CcpA ensures optimal metabolic fitness of Streptococcus pneumoniae.

Carvalho SM, Kloosterman TG, Kuipers OP, Neves AR - PLoS ONE (2011)

Fermentation profiles of D39 and D39ΔccpA on Glc and Gal.Growth curves, substrate consumption and end-products formed by the D39 (A and C) and D39ΔccpA (B and D) strains growing on Glc (A and B) or Gal (C and D). Culture supernatant samples for substrate and end product analysis by HPLC and/or 1H-NMR were harvested for each of the conditions in the mid-exponential, transition-to-stationary and growth arrest (maximal biomass) time points of the respective growth curves (bars in the plots). To calculate end-product concentrations, values of at least two independent experiments were averaged and the error was below 7% for major products (>2 mM) and 25% for minor products (<2 mM). Initial concentrations of Glc and Gal were 56±1 mM and 57±1 mM, respectively. Time points in substrate consumption curves are averages of at least two independent experiments and the error is below 5%. Symbols: (○), substrate consumption; (▪), growth curve; white bars, lactate; hatched bars, formate; black bars, acetate; stripped bars, ethanol. Growth curves as in Fig. S1, except that OD600 scale (y-axis) is decimal.
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Related In: Results  -  Collection

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getmorefigures.php?uid=PMC3198803&req=5

pone-0026707-g003: Fermentation profiles of D39 and D39ΔccpA on Glc and Gal.Growth curves, substrate consumption and end-products formed by the D39 (A and C) and D39ΔccpA (B and D) strains growing on Glc (A and B) or Gal (C and D). Culture supernatant samples for substrate and end product analysis by HPLC and/or 1H-NMR were harvested for each of the conditions in the mid-exponential, transition-to-stationary and growth arrest (maximal biomass) time points of the respective growth curves (bars in the plots). To calculate end-product concentrations, values of at least two independent experiments were averaged and the error was below 7% for major products (>2 mM) and 25% for minor products (<2 mM). Initial concentrations of Glc and Gal were 56±1 mM and 57±1 mM, respectively. Time points in substrate consumption curves are averages of at least two independent experiments and the error is below 5%. Symbols: (○), substrate consumption; (▪), growth curve; white bars, lactate; hatched bars, formate; black bars, acetate; stripped bars, ethanol. Growth curves as in Fig. S1, except that OD600 scale (y-axis) is decimal.
Mentions: The pneumococcal strains were grown as above. Substrate consumption and concentrations of end-products are shown in Fig. 3. During growth on Glc strain D39 showed a typical homolactic behaviour, the major end-product being lactate, which reached a concentration of 52±1 mM at the time of growth arrest (maximal biomass), accounting for 93% of the Glc consumed (Table 2); formate was also formed in minor amounts (Fig. 3A and Table 2). Loss of CcpA caused a shift towards a more mixed acid fermentation: a 5-fold increase in the yields of formate, as well as formation of acetate and ethanol, were accompanied by a decrease on lactate production, which accounted for 85% of the Glc consumed as compared to 93% in D39 (Fig. 3B and Table 2). Hydrogen peroxide (H2O2), a known minor end-product of streptococcal aerobic metabolism, was also detected. In the wild-type, the maximal concentration reached was about 0.04±0.002 mM, while in the mutant this concentration was circa 7-fold enhanced. The low concentrations measured most likely reflect a limitation in oxygen availability due to the nearly anaerobic conditions used for growth. At the time point of growth arrest, the ccpA mutant had consumed 8% less Glc, and the maximal consumption rate was about 30% of the wild-type level (Table 2). The observed decrease in Glc consumption was paralleled by the reduction in growth rate, which was 53% lower in D39ΔccpA.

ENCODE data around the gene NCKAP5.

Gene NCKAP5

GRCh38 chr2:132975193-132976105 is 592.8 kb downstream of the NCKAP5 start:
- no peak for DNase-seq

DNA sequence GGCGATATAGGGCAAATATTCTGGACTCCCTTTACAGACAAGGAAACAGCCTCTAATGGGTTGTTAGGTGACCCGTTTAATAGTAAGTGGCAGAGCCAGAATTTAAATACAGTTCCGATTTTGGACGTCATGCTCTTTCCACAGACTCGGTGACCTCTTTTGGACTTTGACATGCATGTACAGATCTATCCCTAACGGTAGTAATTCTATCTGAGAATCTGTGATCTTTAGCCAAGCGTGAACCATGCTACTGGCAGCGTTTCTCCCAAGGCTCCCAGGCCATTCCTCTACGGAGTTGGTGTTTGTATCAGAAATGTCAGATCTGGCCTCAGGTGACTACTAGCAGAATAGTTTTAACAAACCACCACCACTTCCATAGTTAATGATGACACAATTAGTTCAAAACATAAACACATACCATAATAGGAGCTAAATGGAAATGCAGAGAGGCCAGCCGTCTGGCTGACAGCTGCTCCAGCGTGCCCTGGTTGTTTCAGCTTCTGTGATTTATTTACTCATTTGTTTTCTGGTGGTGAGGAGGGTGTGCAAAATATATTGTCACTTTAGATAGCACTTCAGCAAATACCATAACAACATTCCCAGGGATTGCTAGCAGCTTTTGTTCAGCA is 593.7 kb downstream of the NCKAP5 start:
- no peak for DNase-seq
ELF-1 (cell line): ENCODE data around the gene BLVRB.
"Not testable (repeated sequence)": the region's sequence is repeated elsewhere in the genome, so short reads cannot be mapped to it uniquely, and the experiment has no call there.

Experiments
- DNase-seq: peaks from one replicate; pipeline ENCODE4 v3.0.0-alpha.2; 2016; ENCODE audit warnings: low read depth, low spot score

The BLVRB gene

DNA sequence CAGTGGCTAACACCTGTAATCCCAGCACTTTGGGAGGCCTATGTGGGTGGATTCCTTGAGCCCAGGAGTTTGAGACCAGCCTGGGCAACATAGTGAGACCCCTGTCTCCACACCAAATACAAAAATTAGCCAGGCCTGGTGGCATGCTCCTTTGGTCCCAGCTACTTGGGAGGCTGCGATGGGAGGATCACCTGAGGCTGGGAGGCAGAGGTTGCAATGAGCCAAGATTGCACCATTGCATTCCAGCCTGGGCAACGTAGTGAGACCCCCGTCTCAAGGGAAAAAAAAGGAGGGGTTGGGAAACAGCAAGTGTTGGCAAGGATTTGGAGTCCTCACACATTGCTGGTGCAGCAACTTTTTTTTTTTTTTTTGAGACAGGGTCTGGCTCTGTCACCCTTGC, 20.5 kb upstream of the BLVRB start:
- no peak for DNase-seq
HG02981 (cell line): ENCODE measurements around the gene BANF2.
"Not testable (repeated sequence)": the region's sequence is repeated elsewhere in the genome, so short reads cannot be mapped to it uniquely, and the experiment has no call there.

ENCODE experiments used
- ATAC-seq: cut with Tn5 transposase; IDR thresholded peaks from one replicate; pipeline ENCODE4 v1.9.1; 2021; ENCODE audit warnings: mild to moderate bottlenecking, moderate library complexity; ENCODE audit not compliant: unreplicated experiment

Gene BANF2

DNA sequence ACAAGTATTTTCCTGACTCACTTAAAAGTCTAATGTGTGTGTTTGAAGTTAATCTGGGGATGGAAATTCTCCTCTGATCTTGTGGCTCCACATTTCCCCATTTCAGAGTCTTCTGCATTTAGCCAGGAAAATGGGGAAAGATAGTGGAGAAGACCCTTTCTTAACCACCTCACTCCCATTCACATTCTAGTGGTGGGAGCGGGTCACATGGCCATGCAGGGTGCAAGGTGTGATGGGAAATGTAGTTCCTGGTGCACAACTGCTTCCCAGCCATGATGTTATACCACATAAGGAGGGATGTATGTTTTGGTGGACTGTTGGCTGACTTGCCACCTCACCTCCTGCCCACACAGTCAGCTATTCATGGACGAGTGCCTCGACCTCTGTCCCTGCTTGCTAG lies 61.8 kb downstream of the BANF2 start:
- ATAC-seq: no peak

Bottom Line: In agreement, CcpA influenced the level of many intracellular metabolites potentially involved in metabolic regulation.Our data strengthen the view that a true understanding of cell physiology demands thorough analyses at different cellular levels.Moreover, integration of transcriptional and metabolic data uncovered a link between CcpA and the association of surface molecules (e.g. capsule) to the cell wall.

View Article: PubMed Central - PubMed

Affiliation: Instituto de Tecnologia Química e Biológica, Universidade Nova de Lisboa, Oeiras, Portugal.

ABSTRACT
In gram-positive bacteria, the transcriptional regulator CcpA is at the core of catabolite control mechanisms. In the human pathogen Streptococcus pneumoniae, links between CcpA and virulence have been established, but its role as a master regulator in different nutritional environments remains to be elucidated. Thus, we performed whole-transcriptome and metabolic analyses of S. pneumoniae D39 and its isogenic ccpA mutant during growth on glucose or galactose, rapidly and slowly metabolized carbohydrates presumably encountered by the bacterium in different host niches. CcpA affected the expression of up to 19% of the genome covering multiple cellular processes, including virulence, regulatory networks and central metabolism. Its prevalent function as a repressor was observed on glucose, but unexpectedly also on galactose. Carbohydrate-dependent CcpA regulation was also observed, as for the tagatose 6-phosphate pathway genes, which were activated by galactose and repressed by glucose. Metabolite analyses revealed that two pathways for galactose catabolism are functionally active, despite repression of the Leloir genes by CcpA. Surprisingly, galactose-induced mixed-acid fermentation apparently required CcpA, since genes involved in this type of metabolism were mostly under CcpA-repression. These findings indicate that the role of CcpA extends beyond transcriptional regulation, which seemingly is overlaid by other regulatory mechanisms. In agreement, CcpA influenced the level of many intracellular metabolites potentially involved in metabolic regulation. Our data strengthen the view that a true understanding of cell physiology demands thorough analyses at different cellular levels. Moreover, integration of transcriptional and metabolic data uncovered a link between CcpA and the association of surface molecules (e.g. capsule) to the cell wall. Hence, CcpA may play a key role in mediating the interaction of S. pneumoniae with its host. Overall, our results support the hypothesis that S. pneumoniae optimizes basic metabolic processes, likely enhancing in vivo fitness, in a CcpA-mediated manner.

Show MeSH
Related in: MedlinePlus